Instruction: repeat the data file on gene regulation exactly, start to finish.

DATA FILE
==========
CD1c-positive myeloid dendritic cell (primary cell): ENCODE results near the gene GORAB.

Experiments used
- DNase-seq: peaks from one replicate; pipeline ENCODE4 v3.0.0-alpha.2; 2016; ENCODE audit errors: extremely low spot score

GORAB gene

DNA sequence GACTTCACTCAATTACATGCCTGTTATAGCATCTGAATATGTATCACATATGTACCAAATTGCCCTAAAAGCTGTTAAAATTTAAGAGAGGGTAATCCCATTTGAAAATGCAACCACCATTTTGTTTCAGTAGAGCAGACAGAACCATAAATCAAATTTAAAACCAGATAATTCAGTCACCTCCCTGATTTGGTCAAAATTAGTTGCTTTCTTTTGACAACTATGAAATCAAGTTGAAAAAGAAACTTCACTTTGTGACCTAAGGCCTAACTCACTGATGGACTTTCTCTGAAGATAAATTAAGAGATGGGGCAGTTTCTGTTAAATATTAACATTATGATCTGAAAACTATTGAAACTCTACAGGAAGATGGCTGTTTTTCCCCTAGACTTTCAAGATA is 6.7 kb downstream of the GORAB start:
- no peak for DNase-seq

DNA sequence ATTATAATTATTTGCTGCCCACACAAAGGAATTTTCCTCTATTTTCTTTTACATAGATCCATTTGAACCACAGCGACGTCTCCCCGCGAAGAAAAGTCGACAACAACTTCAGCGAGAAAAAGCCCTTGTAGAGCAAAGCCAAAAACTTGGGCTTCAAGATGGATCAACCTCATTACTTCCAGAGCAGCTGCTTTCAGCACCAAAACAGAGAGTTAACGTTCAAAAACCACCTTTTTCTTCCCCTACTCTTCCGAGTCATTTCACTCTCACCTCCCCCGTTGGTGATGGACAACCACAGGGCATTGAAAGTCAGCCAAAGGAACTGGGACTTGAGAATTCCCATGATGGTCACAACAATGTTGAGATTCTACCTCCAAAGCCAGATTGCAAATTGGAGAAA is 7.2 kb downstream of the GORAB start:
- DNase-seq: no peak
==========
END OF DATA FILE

CD1c-positive myeloid dendritic cell (primary cell): ENCODE results near the gene GORAB.

Experiments used
- DNase-seq: peaks from one replicate; pipeline ENCODE4 v3.0.0-alpha.2; 2016; ENCODE audit errors: extremely low spot score

GORAB gene

DNA sequence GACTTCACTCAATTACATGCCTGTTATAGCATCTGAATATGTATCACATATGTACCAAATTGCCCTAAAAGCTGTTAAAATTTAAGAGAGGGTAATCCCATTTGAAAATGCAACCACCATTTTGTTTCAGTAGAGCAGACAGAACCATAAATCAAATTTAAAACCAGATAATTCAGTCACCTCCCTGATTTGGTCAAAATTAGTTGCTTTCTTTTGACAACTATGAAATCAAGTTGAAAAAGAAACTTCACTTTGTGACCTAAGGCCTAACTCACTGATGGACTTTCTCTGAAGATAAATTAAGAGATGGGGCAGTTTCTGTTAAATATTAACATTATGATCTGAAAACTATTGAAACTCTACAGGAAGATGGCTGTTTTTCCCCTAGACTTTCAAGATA is 6.7 kb downstream of the GORAB start:
- no peak for DNase-seq

DNA sequence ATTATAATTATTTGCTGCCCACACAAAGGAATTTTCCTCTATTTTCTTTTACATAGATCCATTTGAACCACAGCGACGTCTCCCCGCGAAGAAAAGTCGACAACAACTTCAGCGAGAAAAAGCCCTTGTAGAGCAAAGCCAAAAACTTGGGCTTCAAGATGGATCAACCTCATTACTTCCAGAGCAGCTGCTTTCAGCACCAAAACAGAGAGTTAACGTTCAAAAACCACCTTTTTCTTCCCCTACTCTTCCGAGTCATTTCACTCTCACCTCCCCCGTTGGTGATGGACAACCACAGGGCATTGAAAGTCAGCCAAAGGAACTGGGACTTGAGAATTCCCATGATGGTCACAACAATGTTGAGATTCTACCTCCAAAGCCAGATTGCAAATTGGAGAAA is 7.2 kb downstream of the GORAB start:
- DNase-seq: no peak